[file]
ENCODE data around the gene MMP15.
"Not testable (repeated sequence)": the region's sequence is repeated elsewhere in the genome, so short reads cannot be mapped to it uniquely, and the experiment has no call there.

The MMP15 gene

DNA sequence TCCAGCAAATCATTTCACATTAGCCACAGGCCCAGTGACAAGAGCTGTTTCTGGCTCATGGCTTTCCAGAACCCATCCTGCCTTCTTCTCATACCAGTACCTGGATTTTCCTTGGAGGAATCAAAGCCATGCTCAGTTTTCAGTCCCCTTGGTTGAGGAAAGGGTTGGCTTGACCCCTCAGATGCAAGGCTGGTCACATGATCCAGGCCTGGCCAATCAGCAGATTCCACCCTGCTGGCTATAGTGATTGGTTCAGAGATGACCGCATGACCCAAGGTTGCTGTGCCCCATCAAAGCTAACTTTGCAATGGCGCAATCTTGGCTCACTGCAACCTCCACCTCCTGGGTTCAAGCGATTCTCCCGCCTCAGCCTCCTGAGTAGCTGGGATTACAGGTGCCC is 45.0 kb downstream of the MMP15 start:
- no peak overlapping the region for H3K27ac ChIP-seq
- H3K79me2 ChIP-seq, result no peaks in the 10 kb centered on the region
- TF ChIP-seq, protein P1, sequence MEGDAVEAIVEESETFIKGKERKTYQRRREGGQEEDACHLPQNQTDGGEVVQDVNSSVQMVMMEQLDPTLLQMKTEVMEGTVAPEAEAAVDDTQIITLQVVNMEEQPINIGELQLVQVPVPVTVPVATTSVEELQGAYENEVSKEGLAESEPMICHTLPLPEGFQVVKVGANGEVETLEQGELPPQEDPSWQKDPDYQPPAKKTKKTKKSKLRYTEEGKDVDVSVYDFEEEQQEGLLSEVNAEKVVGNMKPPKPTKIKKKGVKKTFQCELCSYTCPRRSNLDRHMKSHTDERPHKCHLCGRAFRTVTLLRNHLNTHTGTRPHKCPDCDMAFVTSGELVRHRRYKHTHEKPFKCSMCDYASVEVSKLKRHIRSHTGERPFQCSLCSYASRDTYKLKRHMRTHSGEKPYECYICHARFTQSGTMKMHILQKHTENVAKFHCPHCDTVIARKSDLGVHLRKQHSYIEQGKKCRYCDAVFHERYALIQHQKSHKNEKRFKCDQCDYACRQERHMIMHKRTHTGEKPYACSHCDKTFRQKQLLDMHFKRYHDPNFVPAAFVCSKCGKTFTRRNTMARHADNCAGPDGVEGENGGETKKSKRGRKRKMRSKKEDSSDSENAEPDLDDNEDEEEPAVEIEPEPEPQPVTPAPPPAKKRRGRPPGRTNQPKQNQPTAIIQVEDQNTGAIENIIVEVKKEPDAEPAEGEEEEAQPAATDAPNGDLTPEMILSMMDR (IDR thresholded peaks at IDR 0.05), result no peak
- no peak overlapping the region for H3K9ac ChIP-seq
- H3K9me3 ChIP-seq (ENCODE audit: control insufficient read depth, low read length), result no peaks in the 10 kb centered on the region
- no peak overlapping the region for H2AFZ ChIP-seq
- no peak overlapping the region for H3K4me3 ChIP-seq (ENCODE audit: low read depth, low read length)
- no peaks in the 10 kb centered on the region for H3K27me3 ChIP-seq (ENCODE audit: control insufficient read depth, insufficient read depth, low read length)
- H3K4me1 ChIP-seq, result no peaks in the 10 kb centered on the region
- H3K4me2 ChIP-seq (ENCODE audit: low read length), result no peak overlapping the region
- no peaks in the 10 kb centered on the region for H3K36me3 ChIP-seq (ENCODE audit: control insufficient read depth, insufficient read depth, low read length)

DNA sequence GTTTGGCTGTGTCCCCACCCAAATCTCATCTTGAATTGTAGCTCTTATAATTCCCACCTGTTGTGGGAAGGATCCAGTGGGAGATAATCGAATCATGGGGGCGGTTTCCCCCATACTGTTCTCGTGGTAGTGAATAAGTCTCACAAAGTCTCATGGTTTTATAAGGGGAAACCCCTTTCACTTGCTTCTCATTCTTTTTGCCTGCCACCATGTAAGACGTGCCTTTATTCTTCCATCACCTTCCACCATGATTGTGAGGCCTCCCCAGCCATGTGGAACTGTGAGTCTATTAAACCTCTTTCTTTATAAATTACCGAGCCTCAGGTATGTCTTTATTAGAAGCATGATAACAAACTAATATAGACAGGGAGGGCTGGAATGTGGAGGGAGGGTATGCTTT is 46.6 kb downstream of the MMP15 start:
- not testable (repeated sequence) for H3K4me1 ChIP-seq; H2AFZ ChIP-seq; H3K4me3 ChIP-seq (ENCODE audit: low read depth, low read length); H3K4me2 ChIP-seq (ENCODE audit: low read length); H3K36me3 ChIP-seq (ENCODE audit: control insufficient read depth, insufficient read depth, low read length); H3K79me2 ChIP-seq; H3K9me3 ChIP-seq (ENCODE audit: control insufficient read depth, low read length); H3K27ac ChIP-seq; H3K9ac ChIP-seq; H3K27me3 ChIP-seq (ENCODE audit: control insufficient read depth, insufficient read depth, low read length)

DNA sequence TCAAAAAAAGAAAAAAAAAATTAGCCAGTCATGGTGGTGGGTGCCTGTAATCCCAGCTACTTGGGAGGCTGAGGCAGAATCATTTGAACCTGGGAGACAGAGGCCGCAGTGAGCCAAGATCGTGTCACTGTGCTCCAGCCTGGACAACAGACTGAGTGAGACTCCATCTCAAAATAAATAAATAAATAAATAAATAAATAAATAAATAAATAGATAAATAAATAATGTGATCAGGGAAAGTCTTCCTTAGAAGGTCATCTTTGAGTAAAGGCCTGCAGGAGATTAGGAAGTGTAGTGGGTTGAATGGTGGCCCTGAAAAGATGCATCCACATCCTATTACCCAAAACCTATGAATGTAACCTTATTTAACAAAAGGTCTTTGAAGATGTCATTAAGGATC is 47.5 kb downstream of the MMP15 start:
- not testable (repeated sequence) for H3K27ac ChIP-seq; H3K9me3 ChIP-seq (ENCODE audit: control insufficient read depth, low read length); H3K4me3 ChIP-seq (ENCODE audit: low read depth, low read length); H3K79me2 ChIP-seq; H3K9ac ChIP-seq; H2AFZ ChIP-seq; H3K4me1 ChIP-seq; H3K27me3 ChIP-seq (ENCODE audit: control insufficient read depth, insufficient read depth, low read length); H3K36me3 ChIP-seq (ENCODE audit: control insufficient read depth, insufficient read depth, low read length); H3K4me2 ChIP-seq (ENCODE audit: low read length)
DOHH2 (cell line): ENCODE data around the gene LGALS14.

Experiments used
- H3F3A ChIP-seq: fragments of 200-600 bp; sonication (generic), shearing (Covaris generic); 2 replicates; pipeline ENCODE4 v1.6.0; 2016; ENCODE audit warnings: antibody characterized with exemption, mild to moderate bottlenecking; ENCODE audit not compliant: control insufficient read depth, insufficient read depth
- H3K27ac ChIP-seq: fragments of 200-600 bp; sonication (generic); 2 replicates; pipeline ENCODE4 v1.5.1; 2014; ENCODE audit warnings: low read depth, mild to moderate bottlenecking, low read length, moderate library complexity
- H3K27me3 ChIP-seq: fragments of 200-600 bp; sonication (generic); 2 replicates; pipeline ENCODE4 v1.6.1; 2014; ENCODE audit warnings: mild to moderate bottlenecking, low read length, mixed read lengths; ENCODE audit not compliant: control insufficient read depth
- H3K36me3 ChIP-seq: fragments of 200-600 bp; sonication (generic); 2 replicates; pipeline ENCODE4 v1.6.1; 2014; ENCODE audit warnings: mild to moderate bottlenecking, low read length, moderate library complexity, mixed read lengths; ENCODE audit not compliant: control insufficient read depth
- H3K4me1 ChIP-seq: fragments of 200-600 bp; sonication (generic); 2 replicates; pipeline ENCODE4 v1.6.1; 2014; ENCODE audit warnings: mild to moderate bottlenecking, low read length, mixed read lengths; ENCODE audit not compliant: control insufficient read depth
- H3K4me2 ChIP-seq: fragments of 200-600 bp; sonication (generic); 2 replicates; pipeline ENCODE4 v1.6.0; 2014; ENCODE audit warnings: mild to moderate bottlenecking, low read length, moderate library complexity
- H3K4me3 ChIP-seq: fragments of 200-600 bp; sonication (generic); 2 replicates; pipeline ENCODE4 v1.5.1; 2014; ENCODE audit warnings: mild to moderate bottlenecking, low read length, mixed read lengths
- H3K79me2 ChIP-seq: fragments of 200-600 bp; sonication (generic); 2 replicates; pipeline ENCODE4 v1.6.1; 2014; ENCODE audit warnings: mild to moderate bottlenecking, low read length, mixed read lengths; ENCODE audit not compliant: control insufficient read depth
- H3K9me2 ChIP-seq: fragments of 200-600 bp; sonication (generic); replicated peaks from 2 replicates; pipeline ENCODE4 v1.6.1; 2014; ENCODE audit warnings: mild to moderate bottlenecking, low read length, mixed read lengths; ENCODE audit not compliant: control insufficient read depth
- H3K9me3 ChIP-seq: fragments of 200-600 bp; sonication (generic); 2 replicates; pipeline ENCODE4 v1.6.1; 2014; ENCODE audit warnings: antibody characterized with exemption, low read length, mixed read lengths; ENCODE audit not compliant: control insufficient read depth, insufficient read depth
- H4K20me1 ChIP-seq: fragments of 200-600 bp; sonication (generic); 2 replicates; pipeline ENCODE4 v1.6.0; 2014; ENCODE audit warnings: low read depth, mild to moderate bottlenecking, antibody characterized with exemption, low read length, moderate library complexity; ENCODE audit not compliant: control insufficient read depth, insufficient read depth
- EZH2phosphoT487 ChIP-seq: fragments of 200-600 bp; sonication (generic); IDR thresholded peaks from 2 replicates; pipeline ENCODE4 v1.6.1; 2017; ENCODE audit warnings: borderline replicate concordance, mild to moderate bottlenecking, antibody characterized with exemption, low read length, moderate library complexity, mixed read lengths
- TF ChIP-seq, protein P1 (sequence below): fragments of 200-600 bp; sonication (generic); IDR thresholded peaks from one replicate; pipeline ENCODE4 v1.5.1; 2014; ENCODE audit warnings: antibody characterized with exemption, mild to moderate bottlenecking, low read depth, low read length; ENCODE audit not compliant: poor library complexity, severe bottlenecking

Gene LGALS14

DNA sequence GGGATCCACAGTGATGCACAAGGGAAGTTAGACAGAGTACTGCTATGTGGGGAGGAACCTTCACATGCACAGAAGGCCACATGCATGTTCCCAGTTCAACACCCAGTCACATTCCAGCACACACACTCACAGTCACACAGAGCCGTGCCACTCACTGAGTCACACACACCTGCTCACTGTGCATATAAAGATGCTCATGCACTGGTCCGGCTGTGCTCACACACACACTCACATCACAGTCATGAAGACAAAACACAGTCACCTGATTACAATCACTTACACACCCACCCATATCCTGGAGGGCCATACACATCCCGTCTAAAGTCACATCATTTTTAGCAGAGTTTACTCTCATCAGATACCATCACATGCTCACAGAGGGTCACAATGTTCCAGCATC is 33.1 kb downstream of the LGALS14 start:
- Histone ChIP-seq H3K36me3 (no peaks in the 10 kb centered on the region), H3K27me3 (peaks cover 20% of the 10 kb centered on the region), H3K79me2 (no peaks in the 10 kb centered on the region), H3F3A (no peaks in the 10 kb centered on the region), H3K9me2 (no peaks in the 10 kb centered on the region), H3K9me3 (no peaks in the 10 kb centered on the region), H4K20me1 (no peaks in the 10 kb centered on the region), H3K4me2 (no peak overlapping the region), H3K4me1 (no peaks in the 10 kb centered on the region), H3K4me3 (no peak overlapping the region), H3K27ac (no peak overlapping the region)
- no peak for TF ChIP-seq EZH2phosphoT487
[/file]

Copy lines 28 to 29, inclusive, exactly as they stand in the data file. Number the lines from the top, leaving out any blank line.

- H3K4me3 ChIP-seq: fragments of 200-600 bp; sonication (generic); 2 replicates; pipeline ENCODE4 v1.5.1; 2014; ENCODE audit warnings: mild to moderate bottlenecking, low read length, mixed read lengths
- H3K79me2 ChIP-seq: fragments of 200-600 bp; sonication (generic); 2 replicates; pipeline ENCODE4 v1.6.1; 2014; ENCODE audit warnings: mild to moderate bottlenecking, low read length, mixed read lengths; ENCODE audit not compliant: control insufficient read depth